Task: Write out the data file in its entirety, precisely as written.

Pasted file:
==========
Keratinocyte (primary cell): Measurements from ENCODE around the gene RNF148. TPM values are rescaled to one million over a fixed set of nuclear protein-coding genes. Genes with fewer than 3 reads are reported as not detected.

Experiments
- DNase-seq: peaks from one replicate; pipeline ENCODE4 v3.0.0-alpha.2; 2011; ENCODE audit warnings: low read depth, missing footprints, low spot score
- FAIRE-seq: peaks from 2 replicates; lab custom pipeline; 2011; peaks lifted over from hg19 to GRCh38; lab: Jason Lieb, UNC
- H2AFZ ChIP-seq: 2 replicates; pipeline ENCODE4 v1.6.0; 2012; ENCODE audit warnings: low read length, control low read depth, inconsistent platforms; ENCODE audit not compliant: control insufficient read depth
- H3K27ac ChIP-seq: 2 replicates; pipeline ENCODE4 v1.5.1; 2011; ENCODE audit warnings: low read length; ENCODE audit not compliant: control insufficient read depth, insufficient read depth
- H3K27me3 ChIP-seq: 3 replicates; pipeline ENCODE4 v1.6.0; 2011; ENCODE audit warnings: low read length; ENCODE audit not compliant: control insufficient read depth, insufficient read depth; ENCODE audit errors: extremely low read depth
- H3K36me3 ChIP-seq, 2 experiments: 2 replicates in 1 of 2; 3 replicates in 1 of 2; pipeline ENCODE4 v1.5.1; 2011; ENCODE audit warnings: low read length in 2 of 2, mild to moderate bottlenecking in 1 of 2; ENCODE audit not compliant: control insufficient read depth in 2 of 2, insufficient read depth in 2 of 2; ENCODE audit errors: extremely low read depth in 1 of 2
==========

Keratinocyte (primary cell): Measurements from ENCODE around the gene RNF148. TPM values are rescaled to one million over a fixed set of nuclear protein-coding genes. Genes with fewer than 3 reads are reported as not detected.

Experiments
- DNase-seq: peaks from one replicate; pipeline ENCODE4 v3.0.0-alpha.2; 2011; ENCODE audit warnings: low read depth, missing footprints, low spot score
- FAIRE-seq: peaks from 2 replicates; lab custom pipeline; 2011; peaks lifted over from hg19 to GRCh38; lab: Jason Lieb, UNC
- H2AFZ ChIP-seq: 2 replicates; pipeline ENCODE4 v1.6.0; 2012; ENCODE audit warnings: low read length, control low read depth, inconsistent platforms; ENCODE audit not compliant: control insufficient read depth
- H3K27ac ChIP-seq: 2 replicates; pipeline ENCODE4 v1.5.1; 2011; ENCODE audit warnings: low read length; ENCODE audit not compliant: control insufficient read depth, insufficient read depth
- H3K27me3 ChIP-seq: 3 replicates; pipeline ENCODE4 v1.6.0; 2011; ENCODE audit warnings: low read length; ENCODE audit not compliant: control insufficient read depth, insufficient read depth; ENCODE audit errors: extremely low read depth
- H3K36me3 ChIP-seq, 2 experiments: 2 replicates in 1 of 2; 3 replicates in 1 of 2; pipeline ENCODE4 v1.5.1; 2011; ENCODE audit warnings: low read length in 2 of 2, mild to moderate bottlenecking in 1 of 2; ENCODE audit not compliant: control insufficient read depth in 2 of 2, insufficient read depth in 2 of 2; ENCODE audit errors: extremely low read depth in 1 of 2